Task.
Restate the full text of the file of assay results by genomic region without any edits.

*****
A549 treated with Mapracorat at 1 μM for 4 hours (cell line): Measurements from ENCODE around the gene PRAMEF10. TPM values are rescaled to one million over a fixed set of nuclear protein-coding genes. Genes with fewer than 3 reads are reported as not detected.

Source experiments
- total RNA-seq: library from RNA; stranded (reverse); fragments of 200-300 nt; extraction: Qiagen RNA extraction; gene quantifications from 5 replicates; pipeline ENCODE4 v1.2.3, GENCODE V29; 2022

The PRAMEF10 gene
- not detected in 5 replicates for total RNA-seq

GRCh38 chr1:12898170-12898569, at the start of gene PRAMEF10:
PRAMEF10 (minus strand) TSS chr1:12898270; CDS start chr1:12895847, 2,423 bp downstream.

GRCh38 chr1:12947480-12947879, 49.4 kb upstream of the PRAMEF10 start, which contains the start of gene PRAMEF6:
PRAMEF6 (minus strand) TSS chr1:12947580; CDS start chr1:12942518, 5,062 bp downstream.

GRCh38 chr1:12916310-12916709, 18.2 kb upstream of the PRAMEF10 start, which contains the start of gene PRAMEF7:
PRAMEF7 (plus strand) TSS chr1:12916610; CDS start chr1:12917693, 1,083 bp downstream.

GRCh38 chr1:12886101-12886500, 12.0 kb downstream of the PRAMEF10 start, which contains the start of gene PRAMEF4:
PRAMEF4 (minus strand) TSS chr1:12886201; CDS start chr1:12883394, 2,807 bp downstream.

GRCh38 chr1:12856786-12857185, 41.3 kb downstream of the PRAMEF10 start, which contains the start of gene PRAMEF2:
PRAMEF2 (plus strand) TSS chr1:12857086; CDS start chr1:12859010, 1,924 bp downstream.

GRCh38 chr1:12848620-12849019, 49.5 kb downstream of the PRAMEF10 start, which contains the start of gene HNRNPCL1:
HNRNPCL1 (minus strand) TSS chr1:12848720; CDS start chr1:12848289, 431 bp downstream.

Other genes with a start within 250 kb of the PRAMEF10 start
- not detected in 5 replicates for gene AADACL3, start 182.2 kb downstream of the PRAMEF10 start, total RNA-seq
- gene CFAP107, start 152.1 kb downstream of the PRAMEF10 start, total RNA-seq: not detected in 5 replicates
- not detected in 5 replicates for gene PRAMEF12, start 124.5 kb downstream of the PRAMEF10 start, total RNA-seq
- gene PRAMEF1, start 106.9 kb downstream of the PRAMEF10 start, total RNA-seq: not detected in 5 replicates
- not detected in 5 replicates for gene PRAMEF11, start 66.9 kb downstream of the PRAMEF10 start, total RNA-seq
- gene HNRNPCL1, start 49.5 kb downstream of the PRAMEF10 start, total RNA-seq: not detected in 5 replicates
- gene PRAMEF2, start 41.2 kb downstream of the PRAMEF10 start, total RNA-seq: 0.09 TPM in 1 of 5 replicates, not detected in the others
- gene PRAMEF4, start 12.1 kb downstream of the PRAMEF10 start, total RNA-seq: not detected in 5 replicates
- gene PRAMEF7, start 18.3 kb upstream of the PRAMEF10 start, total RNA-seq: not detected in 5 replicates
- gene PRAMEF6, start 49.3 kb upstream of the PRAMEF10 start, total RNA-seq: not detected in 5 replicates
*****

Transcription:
A549 treated with Mapracorat at 1 μM for 4 hours (cell line): Measurements from ENCODE around the gene PRAMEF10. TPM values are rescaled to one million over a fixed set of nuclear protein-coding genes. Genes with fewer than 3 reads are reported as not detected.

Source experiments
- total RNA-seq: library from RNA; stranded (reverse); fragments of 200-300 nt; extraction: Qiagen RNA extraction; gene quantifications from 5 replicates; pipeline ENCODE4 v1.2.3, GENCODE V29; 2022

The PRAMEF10 gene
- not detected in 5 replicates for total RNA-seq

GRCh38 chr1:12898170-12898569, at the start of gene PRAMEF10:
PRAMEF10 (minus strand) TSS chr1:12898270; CDS start chr1:12895847, 2,423 bp downstream.

GRCh38 chr1:12947480-12947879, 49.4 kb upstream of the PRAMEF10 start, which contains the start of gene PRAMEF6:
PRAMEF6 (minus strand) TSS chr1:12947580; CDS start chr1:12942518, 5,062 bp downstream.

GRCh38 chr1:12916310-12916709, 18.2 kb upstream of the PRAMEF10 start, which contains the start of gene PRAMEF7:
PRAMEF7 (plus strand) TSS chr1:12916610; CDS start chr1:12917693, 1,083 bp downstream.

GRCh38 chr1:12886101-12886500, 12.0 kb downstream of the PRAMEF10 start, which contains the start of gene PRAMEF4:
PRAMEF4 (minus strand) TSS chr1:12886201; CDS start chr1:12883394, 2,807 bp downstream.

GRCh38 chr1:12856786-12857185, 41.3 kb downstream of the PRAMEF10 start, which contains the start of gene PRAMEF2:
PRAMEF2 (plus strand) TSS chr1:12857086; CDS start chr1:12859010, 1,924 bp downstream.

GRCh38 chr1:12848620-12849019, 49.5 kb downstream of the PRAMEF10 start, which contains the start of gene HNRNPCL1:
HNRNPCL1 (minus strand) TSS chr1:12848720; CDS start chr1:12848289, 431 bp downstream.

Other genes with a start within 250 kb of the PRAMEF10 start
- not detected in 5 replicates for gene AADACL3, start 182.2 kb downstream of the PRAMEF10 start, total RNA-seq
- gene CFAP107, start 152.1 kb downstream of the PRAMEF10 start, total RNA-seq: not detected in 5 replicates
- not detected in 5 replicates for gene PRAMEF12, start 124.5 kb downstream of the PRAMEF10 start, total RNA-seq
- gene PRAMEF1, start 106.9 kb downstream of the PRAMEF10 start, total RNA-seq: not detected in 5 replicates
- not detected in 5 replicates for gene PRAMEF11, start 66.9 kb downstream of the PRAMEF10 start, total RNA-seq
- gene HNRNPCL1, start 49.5 kb downstream of the PRAMEF10 start, total RNA-seq: not detected in 5 replicates
- gene PRAMEF2, start 41.2 kb downstream of the PRAMEF10 start, total RNA-seq: 0.09 TPM in 1 of 5 replicates, not detected in the others
- gene PRAMEF4, start 12.1 kb downstream of the PRAMEF10 start, total RNA-seq: not detected in 5 replicates
- gene PRAMEF7, start 18.3 kb upstream of the PRAMEF10 start, total RNA-seq: not detected in 5 replicates
- gene PRAMEF6, start 49.3 kb upstream of the PRAMEF10 start, total RNA-seq: not detected in 5 replicates